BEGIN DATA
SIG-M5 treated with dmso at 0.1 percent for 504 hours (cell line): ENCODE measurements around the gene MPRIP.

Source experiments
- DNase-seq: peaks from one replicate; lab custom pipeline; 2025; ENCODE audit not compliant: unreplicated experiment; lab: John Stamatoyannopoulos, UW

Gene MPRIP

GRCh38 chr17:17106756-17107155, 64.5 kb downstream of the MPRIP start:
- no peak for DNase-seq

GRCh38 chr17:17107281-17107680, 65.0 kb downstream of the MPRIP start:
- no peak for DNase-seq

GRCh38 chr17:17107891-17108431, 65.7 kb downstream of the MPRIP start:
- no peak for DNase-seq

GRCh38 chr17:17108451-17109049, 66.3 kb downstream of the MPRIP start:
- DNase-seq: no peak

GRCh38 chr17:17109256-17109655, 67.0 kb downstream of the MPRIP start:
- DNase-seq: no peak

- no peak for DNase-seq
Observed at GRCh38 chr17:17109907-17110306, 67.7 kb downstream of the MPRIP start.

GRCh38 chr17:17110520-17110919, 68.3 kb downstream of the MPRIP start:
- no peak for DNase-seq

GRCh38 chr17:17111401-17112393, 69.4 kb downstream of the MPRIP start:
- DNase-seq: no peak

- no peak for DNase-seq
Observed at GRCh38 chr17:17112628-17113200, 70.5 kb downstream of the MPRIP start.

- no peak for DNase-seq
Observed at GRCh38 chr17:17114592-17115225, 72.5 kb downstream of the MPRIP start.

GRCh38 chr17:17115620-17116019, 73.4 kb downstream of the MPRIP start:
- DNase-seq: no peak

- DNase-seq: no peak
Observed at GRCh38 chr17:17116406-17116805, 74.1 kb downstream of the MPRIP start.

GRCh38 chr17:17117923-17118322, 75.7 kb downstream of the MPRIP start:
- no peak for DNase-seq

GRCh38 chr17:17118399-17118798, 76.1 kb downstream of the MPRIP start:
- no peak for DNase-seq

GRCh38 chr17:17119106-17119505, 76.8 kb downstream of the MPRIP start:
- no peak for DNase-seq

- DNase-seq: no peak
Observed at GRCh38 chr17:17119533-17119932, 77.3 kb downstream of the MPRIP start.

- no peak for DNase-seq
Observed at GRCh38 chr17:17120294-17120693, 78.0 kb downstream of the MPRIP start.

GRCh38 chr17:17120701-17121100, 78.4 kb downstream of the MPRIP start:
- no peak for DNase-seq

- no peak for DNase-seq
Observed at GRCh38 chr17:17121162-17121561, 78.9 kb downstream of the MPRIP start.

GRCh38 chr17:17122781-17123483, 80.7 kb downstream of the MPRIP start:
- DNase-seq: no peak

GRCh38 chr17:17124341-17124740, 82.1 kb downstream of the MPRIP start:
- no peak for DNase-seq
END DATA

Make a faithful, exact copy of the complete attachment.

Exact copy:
SIG-M5 treated with dmso at 0.1 percent for 504 hours (cell line): ENCODE measurements around the gene MPRIP.

Source experiments
- DNase-seq: peaks from one replicate; lab custom pipeline; 2025; ENCODE audit not compliant: unreplicated experiment; lab: John Stamatoyannopoulos, UW

Gene MPRIP

GRCh38 chr17:17106756-17107155, 64.5 kb downstream of the MPRIP start:
- no peak for DNase-seq

GRCh38 chr17:17107281-17107680, 65.0 kb downstream of the MPRIP start:
- no peak for DNase-seq

GRCh38 chr17:17107891-17108431, 65.7 kb downstream of the MPRIP start:
- no peak for DNase-seq

GRCh38 chr17:17108451-17109049, 66.3 kb downstream of the MPRIP start:
- DNase-seq: no peak

GRCh38 chr17:17109256-17109655, 67.0 kb downstream of the MPRIP start:
- DNase-seq: no peak

- no peak for DNase-seq
Observed at GRCh38 chr17:17109907-17110306, 67.7 kb downstream of the MPRIP start.

GRCh38 chr17:17110520-17110919, 68.3 kb downstream of the MPRIP start:
- no peak for DNase-seq

GRCh38 chr17:17111401-17112393, 69.4 kb downstream of the MPRIP start:
- DNase-seq: no peak

- no peak for DNase-seq
Observed at GRCh38 chr17:17112628-17113200, 70.5 kb downstream of the MPRIP start.

- no peak for DNase-seq
Observed at GRCh38 chr17:17114592-17115225, 72.5 kb downstream of the MPRIP start.

GRCh38 chr17:17115620-17116019, 73.4 kb downstream of the MPRIP start:
- DNase-seq: no peak

- DNase-seq: no peak
Observed at GRCh38 chr17:17116406-17116805, 74.1 kb downstream of the MPRIP start.

GRCh38 chr17:17117923-17118322, 75.7 kb downstream of the MPRIP start:
- no peak for DNase-seq

GRCh38 chr17:17118399-17118798, 76.1 kb downstream of the MPRIP start:
- no peak for DNase-seq

GRCh38 chr17:17119106-17119505, 76.8 kb downstream of the MPRIP start:
- no peak for DNase-seq

- DNase-seq: no peak
Observed at GRCh38 chr17:17119533-17119932, 77.3 kb downstream of the MPRIP start.

- no peak for DNase-seq
Observed at GRCh38 chr17:17120294-17120693, 78.0 kb downstream of the MPRIP start.

GRCh38 chr17:17120701-17121100, 78.4 kb downstream of the MPRIP start:
- no peak for DNase-seq

- no peak for DNase-seq
Observed at GRCh38 chr17:17121162-17121561, 78.9 kb downstream of the MPRIP start.

GRCh38 chr17:17122781-17123483, 80.7 kb downstream of the MPRIP start:
- DNase-seq: no peak

GRCh38 chr17:17124341-17124740, 82.1 kb downstream of the MPRIP start:
- no peak for DNase-seq